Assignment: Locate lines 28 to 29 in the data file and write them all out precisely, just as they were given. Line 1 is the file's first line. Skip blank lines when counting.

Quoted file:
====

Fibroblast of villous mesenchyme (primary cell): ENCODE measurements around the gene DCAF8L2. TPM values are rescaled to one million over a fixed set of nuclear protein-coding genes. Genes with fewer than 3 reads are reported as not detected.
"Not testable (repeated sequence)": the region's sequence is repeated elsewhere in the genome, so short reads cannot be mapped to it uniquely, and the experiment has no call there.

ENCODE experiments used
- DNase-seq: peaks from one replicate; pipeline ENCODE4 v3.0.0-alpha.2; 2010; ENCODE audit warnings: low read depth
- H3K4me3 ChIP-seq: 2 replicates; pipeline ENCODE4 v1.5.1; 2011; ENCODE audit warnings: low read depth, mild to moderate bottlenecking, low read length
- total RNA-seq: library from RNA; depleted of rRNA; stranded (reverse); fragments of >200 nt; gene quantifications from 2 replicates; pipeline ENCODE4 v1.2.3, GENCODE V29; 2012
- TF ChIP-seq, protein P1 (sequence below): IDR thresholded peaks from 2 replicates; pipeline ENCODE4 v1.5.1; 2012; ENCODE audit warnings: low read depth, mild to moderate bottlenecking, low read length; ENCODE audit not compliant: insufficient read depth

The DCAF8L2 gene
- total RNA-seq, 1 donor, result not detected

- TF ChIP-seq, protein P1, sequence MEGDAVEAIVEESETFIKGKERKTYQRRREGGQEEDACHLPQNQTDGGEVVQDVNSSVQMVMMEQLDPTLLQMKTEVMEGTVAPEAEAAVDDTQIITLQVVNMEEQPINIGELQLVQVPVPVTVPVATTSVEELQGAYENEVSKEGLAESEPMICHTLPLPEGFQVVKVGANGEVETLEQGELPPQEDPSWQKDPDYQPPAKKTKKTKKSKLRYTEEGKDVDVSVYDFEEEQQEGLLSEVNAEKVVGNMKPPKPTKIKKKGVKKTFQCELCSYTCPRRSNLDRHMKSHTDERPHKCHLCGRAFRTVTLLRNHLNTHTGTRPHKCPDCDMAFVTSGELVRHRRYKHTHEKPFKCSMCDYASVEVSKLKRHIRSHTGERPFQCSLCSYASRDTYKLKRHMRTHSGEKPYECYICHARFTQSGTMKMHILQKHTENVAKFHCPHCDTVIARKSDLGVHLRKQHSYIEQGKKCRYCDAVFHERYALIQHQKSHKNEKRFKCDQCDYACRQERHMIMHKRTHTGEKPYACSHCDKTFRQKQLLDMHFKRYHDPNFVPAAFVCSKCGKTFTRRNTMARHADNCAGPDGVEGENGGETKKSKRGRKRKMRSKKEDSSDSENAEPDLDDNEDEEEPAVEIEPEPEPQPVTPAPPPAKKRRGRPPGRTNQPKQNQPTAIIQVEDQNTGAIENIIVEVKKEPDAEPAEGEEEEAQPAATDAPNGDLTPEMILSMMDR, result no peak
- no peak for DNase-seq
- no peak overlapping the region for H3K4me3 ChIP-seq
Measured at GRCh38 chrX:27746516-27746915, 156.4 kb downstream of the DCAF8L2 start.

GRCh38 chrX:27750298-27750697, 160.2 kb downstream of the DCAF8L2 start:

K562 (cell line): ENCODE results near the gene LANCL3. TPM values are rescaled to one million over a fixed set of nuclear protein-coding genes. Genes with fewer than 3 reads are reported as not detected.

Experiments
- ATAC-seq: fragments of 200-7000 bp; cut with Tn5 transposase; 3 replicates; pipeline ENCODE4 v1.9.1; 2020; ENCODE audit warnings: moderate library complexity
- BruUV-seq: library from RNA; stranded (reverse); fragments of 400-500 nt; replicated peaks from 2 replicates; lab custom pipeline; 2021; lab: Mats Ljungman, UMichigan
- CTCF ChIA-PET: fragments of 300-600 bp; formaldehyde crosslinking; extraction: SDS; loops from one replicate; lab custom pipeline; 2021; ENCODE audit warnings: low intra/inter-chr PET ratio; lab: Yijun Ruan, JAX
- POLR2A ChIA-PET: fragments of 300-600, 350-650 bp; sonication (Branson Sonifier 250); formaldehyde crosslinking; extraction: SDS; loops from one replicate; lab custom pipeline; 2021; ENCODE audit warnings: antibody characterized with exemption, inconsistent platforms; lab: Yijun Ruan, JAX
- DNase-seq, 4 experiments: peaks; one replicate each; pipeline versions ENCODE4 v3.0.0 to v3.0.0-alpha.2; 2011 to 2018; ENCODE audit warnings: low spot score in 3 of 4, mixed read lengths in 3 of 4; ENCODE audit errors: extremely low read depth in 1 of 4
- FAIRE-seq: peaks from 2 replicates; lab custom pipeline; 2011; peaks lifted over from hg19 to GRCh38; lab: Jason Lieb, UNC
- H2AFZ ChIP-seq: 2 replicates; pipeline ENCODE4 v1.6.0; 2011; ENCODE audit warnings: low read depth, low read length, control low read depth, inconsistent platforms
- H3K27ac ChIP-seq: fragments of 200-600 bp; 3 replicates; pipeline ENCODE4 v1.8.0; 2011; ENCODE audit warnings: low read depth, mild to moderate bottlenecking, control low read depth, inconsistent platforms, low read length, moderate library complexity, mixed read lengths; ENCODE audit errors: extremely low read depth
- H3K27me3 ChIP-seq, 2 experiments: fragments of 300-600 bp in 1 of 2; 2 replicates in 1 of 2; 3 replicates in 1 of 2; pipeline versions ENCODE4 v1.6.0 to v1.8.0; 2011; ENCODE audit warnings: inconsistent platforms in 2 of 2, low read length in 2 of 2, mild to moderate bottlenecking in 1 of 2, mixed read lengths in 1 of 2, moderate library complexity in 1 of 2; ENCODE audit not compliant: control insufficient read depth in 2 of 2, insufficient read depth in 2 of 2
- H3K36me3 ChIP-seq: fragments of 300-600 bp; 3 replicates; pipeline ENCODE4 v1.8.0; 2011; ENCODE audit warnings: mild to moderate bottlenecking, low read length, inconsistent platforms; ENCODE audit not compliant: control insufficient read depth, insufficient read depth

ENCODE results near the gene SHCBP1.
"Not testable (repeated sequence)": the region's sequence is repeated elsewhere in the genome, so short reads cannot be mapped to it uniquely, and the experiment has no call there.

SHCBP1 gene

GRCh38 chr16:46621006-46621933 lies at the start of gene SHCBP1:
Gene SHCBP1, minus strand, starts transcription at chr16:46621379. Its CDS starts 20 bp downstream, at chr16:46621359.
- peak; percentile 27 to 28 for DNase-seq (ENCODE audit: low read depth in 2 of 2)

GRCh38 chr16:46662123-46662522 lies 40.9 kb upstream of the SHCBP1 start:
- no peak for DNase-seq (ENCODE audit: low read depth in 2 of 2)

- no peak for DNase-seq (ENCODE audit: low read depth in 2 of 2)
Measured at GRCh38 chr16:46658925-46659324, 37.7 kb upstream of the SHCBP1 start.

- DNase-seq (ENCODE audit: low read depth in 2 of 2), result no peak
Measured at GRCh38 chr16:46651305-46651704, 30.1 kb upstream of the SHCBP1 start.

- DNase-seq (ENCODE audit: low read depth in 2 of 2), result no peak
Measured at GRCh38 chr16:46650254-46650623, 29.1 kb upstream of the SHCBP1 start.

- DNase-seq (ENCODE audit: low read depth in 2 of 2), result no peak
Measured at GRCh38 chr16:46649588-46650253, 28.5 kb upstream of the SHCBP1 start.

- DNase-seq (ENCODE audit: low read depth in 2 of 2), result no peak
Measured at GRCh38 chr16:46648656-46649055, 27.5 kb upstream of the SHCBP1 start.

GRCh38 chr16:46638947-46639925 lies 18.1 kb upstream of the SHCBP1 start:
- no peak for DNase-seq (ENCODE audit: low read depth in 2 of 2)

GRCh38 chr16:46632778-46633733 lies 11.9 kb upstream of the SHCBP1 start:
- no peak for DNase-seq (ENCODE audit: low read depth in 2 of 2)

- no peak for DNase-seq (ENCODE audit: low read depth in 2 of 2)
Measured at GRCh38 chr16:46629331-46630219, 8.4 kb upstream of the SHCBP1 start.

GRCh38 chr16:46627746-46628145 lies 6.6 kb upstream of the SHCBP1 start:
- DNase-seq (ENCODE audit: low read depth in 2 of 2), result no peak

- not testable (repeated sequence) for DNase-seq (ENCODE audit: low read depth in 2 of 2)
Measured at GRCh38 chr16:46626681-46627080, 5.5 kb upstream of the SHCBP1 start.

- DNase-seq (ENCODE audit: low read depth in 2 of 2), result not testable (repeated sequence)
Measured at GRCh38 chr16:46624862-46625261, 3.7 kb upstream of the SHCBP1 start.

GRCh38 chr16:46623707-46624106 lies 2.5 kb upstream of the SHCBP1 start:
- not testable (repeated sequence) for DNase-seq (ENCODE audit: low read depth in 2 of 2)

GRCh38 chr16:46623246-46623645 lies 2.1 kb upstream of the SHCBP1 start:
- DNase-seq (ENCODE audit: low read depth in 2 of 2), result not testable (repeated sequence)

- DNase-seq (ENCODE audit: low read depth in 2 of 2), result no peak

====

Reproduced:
"Not testable (repeated sequence)": the region's sequence is repeated elsewhere in the genome, so short reads cannot be mapped to it uniquely, and the experiment has no call there.

SHCBP1 gene